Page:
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Effects of Ambient Temperature and Transportation Distances on the Resulting Pork Quality

by 5m Editor
28 July 2009, at 12:00am

Factors beyond the farm gate can affect the quality pork product, among them temperature and time in transport. This study, by Ray Hansen (Iowa State University) and Kelly and Nina Biensen (Eden Natural State Center) examines how these factors affect producers selling in the niche pork market. It was published by Leopold Center for Sustainable Agriculture.

Q Do handling protocol and hauling temperature impact the meat’s final pH levels, and therefore impact meat colour and quality?

A The levels of pH and pork meat colour have long been observed to be affected by stress; including heat-related stress. However, it has proven difficult to isolate specific producer related methods which could be shown to have measurable improvement on carcass pH. Variables include handling facilities, trailer condition and size, weather conditions including humidity; hauling distance, rations, access to water and specific genetics of the hogs.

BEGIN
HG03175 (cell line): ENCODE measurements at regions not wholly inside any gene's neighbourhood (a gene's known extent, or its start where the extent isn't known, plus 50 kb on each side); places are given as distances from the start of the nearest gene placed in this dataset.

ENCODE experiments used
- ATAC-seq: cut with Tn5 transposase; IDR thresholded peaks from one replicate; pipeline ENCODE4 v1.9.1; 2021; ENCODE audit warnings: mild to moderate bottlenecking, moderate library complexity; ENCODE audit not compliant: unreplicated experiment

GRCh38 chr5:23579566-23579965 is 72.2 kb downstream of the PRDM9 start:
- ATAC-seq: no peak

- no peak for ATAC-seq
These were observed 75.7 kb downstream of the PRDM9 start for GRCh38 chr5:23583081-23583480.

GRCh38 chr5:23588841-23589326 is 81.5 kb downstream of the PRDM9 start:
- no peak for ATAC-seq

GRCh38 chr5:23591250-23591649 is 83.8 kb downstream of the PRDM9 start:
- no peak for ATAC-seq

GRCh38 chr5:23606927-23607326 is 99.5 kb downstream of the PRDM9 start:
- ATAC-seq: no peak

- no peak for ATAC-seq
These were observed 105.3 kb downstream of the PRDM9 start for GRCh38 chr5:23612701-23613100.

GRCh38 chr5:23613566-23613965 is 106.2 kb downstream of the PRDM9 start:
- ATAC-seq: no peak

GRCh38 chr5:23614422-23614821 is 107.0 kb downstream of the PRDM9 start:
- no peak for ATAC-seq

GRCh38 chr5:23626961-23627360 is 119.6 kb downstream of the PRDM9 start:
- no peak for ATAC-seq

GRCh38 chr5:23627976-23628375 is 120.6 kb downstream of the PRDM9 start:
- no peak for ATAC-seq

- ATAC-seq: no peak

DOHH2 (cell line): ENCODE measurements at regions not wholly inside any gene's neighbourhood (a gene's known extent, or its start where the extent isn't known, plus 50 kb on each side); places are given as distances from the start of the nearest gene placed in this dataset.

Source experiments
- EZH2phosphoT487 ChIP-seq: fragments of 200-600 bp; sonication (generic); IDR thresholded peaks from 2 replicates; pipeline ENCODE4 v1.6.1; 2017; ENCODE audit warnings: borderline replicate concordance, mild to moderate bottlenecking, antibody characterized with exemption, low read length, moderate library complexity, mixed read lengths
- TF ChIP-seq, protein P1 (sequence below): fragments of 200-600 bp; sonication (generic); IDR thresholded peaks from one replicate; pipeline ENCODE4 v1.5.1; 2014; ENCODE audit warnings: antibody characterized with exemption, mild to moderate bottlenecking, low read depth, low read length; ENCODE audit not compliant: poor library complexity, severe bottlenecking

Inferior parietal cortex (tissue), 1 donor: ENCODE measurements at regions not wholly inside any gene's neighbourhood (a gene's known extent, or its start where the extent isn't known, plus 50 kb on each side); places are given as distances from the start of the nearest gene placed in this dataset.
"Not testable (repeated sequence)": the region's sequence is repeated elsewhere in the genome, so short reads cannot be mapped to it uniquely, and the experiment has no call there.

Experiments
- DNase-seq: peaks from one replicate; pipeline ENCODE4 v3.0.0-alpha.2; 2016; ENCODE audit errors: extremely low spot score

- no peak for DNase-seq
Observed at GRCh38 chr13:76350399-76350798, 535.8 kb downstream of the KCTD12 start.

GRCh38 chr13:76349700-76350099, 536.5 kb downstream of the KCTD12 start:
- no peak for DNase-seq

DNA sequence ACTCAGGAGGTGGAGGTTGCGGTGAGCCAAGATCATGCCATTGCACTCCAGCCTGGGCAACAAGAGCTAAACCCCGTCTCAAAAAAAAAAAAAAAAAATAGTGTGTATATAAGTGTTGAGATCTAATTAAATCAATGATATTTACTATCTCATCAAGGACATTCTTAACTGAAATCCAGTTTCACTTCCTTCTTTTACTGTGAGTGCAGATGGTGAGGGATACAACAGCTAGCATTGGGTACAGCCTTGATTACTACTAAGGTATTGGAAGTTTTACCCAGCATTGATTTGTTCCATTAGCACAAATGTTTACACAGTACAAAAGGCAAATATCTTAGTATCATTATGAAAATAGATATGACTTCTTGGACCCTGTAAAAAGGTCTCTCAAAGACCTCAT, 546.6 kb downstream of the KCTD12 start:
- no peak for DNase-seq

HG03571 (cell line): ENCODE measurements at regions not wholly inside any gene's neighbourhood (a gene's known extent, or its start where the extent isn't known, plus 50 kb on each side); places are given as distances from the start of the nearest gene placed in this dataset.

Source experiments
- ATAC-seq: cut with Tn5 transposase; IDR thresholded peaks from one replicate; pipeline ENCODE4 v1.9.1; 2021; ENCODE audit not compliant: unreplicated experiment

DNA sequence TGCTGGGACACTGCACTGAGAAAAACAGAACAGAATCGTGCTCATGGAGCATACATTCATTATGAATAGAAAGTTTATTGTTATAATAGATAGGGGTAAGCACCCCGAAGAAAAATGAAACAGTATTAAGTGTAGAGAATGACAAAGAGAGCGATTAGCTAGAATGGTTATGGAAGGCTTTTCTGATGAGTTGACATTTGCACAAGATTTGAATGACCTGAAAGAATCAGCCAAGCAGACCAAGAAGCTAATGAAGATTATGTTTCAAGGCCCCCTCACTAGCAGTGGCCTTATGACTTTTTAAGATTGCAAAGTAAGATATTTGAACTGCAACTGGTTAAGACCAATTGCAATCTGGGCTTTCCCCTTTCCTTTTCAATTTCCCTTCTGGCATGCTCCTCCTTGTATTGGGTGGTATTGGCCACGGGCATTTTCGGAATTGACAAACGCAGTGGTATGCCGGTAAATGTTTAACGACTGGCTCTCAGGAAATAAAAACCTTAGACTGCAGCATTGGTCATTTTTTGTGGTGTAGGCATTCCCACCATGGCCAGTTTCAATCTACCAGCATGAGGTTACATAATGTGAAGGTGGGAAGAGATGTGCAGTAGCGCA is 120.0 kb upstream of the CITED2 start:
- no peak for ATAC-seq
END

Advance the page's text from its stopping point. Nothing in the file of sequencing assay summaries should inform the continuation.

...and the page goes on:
The study was not specifically looking at genetics as it was hoped that a specific management practice or set of practices would emerge to benefit producers of high quality pork.

Prudent handling to avoid stress remains a common-sense recommendation consistent with Pork Quality Assurance standards. But, the results of this study did not find a statistically significant cause and effect.

It now appears more likely genetics will play a major role in identifying a discrete solution to variable cutting characteristics such as pH and pork colour.

Background

Niche pork marketers emphasise the quality and consistency of their products. Specific factors (temperature and time on the truck) have been identified in other studies as potential causes of product variability and lower quality. Also, Berkshire hogs frequently are chosen for niche production, and little research has been conducted on this breed.